Near the end of the nineteenth century, Scottish scientist Sir James Dewar developed glass vacuum bottle technology for his work with liquid gases. The bottle had a function applicable to daily life as well–keeping beverages fresh, meeting a basic need as more people joined the work force, taking meals to their jobs. More people were also traveling for recreation, and by the early twentieth century and the advent of the automobile, road trips and travel to outdoor destinations became leisure-time activities within reach of a growing middle class. Portable vacuum bottles were among the new technologies of the time. Derived from a scientific tool and adapted for consumer use and a modern lifestyle, vacuum flasks made it possible for travelers to carry their own cold or hot drinks maintained at the desired temperature, available at a moment’s notice.
In 1904, two German glass blowers formed a company to produce the first commercial vacuum flask. The name Thermos came about when they held a contest to name their product and someone submitted the term”thermos,” derived from the Greek word therme, meaning hot. In 1907, the U.S-based American Thermos Bottle Co. secured rights to the German technology and trade name. At least one other American company, Landers Frary and Clark, the maker of this example, started producing their own vacuum bottles, making improvements and applying for patents. As early as the 1890s, Landers adopted the trade name “Universal” for its product lines of small household appliances and vacuum bottles and flasks.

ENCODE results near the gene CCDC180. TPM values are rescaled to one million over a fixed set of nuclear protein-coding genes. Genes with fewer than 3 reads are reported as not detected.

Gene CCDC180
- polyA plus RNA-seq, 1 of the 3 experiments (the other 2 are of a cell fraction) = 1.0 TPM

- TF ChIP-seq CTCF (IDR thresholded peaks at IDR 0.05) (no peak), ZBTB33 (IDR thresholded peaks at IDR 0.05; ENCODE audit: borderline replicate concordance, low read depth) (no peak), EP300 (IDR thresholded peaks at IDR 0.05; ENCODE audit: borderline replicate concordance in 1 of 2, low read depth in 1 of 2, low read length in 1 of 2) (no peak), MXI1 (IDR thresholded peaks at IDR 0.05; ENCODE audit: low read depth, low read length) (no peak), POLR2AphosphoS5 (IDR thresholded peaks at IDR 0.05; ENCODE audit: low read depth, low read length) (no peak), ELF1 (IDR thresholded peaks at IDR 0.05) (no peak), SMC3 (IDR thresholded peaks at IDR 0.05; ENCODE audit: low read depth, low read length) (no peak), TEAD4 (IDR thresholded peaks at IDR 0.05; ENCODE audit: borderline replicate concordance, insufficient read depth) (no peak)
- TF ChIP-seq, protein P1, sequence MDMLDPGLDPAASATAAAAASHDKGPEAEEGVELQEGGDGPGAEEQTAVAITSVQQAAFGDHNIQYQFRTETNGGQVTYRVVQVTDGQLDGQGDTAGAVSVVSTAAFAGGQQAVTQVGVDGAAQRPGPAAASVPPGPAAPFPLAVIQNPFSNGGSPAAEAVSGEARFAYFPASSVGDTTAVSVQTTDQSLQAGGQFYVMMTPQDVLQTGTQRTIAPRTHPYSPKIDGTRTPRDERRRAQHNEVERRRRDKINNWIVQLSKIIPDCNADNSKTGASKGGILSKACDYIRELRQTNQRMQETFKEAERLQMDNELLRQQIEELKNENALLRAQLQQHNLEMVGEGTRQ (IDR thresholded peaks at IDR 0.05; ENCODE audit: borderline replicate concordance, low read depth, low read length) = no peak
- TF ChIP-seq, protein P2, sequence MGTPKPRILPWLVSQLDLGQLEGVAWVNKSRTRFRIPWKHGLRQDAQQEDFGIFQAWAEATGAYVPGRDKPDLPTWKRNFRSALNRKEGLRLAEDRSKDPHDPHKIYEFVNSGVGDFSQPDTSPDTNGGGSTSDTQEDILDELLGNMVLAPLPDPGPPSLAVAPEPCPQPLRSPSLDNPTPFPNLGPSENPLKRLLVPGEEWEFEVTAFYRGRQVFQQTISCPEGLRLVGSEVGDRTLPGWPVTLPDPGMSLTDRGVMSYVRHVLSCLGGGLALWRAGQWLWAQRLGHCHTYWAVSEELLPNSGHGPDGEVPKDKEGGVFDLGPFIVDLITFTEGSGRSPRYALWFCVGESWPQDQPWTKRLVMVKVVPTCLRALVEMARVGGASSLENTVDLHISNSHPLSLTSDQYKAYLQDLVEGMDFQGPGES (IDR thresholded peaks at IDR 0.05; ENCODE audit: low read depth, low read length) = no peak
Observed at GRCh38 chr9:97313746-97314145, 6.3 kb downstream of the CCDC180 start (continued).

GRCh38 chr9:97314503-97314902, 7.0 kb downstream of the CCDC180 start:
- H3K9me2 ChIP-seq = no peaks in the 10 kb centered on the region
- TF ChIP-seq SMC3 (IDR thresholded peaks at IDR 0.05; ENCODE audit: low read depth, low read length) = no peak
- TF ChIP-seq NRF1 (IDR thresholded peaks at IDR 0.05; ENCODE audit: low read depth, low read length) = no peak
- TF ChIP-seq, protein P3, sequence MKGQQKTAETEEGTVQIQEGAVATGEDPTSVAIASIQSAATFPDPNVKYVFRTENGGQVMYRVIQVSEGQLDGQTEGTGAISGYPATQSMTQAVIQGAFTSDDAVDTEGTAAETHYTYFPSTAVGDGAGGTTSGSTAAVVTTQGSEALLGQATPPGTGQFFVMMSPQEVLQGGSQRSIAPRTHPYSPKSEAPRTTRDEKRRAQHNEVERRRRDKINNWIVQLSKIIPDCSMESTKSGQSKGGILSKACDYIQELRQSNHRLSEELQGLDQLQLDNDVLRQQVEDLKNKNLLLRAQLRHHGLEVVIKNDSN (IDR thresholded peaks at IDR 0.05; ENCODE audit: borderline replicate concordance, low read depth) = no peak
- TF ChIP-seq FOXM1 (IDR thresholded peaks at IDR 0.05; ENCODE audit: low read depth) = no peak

This ca. 1917 “Universal” vacuum flask reflects simple functionality in its columnar form, the metal body embellished only by fluting that also serves as a functional ‘non-slip’ surface. The screw-on cap protects the bottle stopper and does double duty as a drinking cup. Ultimately, Landers Frary and Clark’s competitor, The Thermos Co., had better marketing savvy, and has survived to this day. In 1965, Landers was acquired by the General Electric Company.
Cynthia Trope is the Associate Curator of Product Design and Decorative Arts at Cooper Hewitt, Smithsonian Design Museum.